Increasing volatility driven by greater penetration of renewable power will require a major increase in system flexibility, according to Ørsted CEO, Henrik Poulsen.
Posting half-year results, the company demonstrated resilience to the impacts of Covid-19, with operating profit up 11 per cent to DKK 8.2bn (£991m), though second quarter earnings were negative.
The UK business was most impacted in terms of demand for power, said Poulsen and he expects “similar, maybe slightly smaller impacts” in the second half of the year. In some cases, energy suppliers and their business customers may need to resolve “important” discussions around contractual arrangements, he said.
The UK electricity system operator has had to work harder to keep the system stable due to exceptionally low demand as a result of Covid, with a significant increase in balancing costs.
With the ESO planning to run the system entirely on renewables when possible within five years, this summer has provided a glimpse of the future.
“As demand goes down the share of renewables in the mix goes up, driving additional volatility,” said Poulsen. “Ultimately volatility needs to be matched by increased flexibility either in production, dialling up or dialling down. Or to add storage mechanisms to production and consumption to smooth out peaks, or to [add] more flexibility from industrial consumers.” Either way, he said, “There is no doubt there is a big need for building more and more flexibility into the end-to-end energy system to create better alignment.”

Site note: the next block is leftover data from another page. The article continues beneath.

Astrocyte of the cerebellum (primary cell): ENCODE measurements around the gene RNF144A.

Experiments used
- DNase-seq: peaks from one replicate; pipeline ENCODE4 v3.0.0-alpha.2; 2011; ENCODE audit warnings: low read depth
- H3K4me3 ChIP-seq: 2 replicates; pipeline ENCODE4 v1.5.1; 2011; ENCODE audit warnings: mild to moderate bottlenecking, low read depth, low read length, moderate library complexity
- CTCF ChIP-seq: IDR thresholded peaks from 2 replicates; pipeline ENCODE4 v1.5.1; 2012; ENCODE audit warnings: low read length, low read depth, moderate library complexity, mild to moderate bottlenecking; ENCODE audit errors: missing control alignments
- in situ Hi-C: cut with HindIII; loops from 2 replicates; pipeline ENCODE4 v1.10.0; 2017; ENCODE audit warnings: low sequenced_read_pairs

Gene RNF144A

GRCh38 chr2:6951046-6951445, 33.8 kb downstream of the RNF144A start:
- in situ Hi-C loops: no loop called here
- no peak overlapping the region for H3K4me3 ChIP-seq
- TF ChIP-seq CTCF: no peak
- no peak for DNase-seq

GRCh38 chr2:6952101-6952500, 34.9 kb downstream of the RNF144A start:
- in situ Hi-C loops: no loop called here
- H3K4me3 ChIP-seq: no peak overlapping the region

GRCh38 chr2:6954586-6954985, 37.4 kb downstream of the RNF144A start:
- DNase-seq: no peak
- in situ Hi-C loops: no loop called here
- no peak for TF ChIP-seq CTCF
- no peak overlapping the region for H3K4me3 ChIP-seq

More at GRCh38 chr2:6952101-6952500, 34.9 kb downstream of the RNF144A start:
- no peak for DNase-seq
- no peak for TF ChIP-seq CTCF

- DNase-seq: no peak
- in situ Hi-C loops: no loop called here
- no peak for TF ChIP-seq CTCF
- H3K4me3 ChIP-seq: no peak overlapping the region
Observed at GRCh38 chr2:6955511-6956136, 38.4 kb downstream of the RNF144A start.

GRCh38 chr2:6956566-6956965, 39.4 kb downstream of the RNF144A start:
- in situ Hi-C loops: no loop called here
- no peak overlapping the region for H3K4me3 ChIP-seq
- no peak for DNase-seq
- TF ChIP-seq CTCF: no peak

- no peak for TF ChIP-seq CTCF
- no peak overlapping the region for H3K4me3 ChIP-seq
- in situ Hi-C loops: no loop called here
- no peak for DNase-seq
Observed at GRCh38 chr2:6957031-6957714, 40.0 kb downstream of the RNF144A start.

Ørsted is “investing in the ability to have our offshore wind farms respond as quickly as possible to any imbalances in the system; increasing the responsiveness of offshore wind production is high on our agenda,” added Poulsen.
The company is also building battery storage alongside some of its generation projects, but Poulsen said hydrogen production via offshore wind power could also play a balancing role.
The company last week received government funding for the Westküste 100 hydrogen project in Germany. The initial plan is for a 30MW electrolyser, though “the ultimate ambition is to create a 700MW capacity electrolyser”, said Poulsen.
Meanwhile Ørsted is building a sustainable fuels hub at Copenhagen Airport along with companies such as Maersk and airline SAS. It could be producing transport fuels as soon as 2023, said Poulsen. “The vision is to become what could be one of the world’s largest electrolysers for hydrogen production,” he added.
The earnings press conference may have been Poulsen’s last before stepping down as CEO. The search for his successor is ongoing.
Full results here.